Out of the financial comfort zone

In the first of a new series on the self-employed, we look at the initial challenges of going it alone

Take a deep breath and wave goodbye to all you know. As you leap from a full-time job to self-employment, you won't only have to find work for yourself, you will be responsible for every aspect of your financial life.

Instead of an employer forking out for your pension, holidays, sick pay and maternity or paternity leave, you'll have to cover all that yourself. Income tax payments and national insurance contributions (NICs) will be your responsibility too.

In the language of business self-help guides, going self-employed will make you a master of your own destiny. But it will also make you a slave to your finances as you try to keep your head above water and the taxman off your back.

Here's our guide to the first few steps into the financial unknown.

Tax

You must register your new status as self-employed by phoning the tax office on 08459 154515 or going to www.hmrc.gov.uk. Going freelance will also mean you need a new tax code.

National insurance

When you were in full-time work, your company took care of deducting NICs from your payslip as well as paying employer's contributions itself.

In your new, self-employed life, you will have to pay two sets of contributions, known as class 2 (currently £2.10 a week) and class 4 (8 per cent between £5,035 and £33,540).

You can either pay monthly, by direct debit, or twice a year when you settle your tax bill.

Expenses

Hold on to receipts for dear life.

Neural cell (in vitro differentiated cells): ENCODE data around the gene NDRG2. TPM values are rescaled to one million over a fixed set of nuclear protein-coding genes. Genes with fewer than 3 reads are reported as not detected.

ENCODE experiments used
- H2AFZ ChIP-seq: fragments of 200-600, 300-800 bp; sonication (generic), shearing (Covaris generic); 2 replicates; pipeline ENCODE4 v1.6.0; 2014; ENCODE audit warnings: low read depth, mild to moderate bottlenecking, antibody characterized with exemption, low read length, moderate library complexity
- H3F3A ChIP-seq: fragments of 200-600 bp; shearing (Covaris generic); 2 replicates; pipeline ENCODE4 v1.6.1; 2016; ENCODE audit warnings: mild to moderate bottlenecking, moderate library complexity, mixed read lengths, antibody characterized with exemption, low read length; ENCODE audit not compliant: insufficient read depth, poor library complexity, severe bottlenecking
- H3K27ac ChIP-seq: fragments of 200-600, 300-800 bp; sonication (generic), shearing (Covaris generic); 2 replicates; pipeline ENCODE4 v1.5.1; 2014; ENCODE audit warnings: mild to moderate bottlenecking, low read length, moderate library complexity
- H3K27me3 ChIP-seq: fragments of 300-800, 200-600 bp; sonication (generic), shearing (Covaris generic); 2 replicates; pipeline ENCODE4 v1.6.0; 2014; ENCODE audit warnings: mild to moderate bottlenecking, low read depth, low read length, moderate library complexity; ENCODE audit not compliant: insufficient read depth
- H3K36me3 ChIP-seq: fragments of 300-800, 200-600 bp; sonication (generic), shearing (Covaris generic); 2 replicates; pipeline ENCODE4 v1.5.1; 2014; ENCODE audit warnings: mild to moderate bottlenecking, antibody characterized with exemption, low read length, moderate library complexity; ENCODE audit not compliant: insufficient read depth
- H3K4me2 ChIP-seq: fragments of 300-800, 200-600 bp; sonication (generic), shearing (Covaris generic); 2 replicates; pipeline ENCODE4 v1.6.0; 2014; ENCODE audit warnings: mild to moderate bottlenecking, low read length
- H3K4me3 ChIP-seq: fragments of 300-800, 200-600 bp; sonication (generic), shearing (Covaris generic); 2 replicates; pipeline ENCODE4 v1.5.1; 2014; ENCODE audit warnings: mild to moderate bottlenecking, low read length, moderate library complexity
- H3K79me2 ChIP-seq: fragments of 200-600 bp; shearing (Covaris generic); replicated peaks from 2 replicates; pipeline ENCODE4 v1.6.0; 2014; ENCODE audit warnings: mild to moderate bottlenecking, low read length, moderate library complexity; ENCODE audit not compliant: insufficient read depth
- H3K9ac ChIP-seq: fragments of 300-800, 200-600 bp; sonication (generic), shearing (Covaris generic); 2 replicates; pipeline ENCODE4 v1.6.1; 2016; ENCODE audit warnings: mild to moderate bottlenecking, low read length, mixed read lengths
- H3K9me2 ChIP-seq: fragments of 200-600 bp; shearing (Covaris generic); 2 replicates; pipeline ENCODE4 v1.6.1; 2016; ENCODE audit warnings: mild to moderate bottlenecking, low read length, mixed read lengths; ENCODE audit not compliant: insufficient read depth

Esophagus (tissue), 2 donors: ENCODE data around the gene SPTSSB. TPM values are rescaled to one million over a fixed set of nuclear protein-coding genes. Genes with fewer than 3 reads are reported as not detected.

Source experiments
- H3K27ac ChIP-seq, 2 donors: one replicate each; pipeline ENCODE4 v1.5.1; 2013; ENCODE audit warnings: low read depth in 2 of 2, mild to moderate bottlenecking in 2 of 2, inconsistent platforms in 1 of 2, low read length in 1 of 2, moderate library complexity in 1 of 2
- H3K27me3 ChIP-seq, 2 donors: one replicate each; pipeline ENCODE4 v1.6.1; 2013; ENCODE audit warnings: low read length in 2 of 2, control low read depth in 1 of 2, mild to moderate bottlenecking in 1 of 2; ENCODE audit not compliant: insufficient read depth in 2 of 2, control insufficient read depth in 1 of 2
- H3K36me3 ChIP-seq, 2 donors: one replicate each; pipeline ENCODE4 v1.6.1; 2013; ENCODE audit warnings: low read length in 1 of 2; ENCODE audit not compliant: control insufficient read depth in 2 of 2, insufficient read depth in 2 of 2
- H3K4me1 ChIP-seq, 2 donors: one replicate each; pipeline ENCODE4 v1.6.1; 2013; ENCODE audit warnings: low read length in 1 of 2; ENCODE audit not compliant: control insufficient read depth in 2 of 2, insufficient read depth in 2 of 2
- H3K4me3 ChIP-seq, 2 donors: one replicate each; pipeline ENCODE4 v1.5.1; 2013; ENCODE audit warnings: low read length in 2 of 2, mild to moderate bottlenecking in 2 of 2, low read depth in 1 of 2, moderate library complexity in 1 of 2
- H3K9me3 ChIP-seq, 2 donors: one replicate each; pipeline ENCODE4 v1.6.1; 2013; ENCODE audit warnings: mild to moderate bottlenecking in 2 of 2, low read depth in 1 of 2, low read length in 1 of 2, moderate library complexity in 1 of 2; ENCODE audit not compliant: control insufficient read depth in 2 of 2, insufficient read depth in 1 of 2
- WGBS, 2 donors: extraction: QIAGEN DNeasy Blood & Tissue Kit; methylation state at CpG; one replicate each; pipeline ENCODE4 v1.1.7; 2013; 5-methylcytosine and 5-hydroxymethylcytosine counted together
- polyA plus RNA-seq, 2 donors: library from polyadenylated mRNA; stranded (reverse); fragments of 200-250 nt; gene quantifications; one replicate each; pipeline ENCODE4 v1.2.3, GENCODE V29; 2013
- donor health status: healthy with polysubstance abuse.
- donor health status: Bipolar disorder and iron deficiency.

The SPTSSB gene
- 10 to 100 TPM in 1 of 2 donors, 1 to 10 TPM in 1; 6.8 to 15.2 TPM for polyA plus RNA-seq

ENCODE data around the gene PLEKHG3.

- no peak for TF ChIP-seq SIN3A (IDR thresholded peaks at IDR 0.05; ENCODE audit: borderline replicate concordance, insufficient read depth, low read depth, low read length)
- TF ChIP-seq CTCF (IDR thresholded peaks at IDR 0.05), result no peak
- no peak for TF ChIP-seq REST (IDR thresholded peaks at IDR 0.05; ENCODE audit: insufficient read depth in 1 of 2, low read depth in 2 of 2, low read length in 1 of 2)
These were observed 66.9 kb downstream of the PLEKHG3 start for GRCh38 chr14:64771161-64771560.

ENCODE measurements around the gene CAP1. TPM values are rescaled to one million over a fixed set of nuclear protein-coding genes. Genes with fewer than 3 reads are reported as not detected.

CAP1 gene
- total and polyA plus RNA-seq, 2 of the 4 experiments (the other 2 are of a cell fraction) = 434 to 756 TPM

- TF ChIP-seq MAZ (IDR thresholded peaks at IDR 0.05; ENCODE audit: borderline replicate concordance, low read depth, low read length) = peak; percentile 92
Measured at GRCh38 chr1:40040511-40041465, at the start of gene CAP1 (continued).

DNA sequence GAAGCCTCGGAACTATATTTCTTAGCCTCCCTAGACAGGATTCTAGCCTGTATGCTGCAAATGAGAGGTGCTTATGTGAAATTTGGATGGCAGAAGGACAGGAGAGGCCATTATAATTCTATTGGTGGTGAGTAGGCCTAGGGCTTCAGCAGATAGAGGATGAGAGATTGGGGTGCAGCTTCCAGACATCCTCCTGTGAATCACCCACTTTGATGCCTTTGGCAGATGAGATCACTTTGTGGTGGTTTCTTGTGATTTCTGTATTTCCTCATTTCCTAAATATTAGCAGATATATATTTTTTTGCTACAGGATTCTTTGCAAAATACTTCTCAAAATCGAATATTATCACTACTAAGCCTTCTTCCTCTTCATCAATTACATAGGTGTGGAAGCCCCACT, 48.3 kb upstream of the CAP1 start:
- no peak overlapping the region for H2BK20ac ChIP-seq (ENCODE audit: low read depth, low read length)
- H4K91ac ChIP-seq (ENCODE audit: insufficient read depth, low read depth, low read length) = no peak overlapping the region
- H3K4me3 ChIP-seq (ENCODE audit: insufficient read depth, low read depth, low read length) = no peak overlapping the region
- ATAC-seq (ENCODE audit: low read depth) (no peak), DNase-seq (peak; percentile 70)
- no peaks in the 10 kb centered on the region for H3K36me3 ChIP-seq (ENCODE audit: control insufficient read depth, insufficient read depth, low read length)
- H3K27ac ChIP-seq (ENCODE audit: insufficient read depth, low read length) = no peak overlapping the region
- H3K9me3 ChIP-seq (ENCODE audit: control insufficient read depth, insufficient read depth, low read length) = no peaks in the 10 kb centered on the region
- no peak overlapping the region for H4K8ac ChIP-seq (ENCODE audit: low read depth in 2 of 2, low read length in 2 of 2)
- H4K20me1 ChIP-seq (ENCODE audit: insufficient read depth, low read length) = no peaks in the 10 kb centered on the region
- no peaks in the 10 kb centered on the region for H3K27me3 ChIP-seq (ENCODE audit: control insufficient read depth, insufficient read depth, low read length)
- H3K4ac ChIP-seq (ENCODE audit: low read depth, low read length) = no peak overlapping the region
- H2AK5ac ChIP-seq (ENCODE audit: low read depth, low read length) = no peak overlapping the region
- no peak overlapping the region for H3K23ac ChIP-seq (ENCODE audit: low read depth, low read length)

It might be hard to believe, but when you are freelance, tax can become fascinating. This is primarily because, with a bit of effort from yourself (and, perhaps, an accountant), you can slash your tax bill in a way that employed people never can.

You do this by gathering up as many business expenses as you can through the financial year that runs from 6 April, and then offsetting them against your overall income in that same 12 months.

The tax office itself will give you a list of basic expenses that are allowable (see the website above or ask for advice leaflets), though these will be conservative. As a rule, keep receipts for everything. Even if you don't think they could be classed as business expenses, an accountant might disagree. So until you have enough experience to know what is and isn't allowable, just keep everything.

You can include expenses incurred up to three years before you started your business. For example, if you bought a computer 18 months ago, part of that can be put towards your expenses - again, as long as you kept the receipt.

Don't forget items that are not obvious as allowable expenses. These include: "subsistence" - lunch, hotel costs and dinner if you go away for business; "sub-contractors", such as the researcher you brought in for a day to help with a project; and "workwear" - Wellington boots for a gardening business, say.

It's worth attending one of the many free talks and workshops given by the taxman for newly self-employed people. Check www.businessadviceday.co.uk for availability.

Bookkeeping

You can keep records of income and outgoings either in actual ledger books (from WH Smith or Ryman, for example) or on the computer using Excel spreadsheets or bespoke packages such as Sage. Try to input your information regularly - at least once a month - so it doesn't become a gargantuan job at the end of the year.

Set up a separate bank account for your work but, in the early days at least, don't bother with a "business account". These are expensive (with hefty charges) and largely pointless for the freelancer.

Simply open a "Number 2" account with your existing bank and make sure your business transactions go through it.

Number-crunchers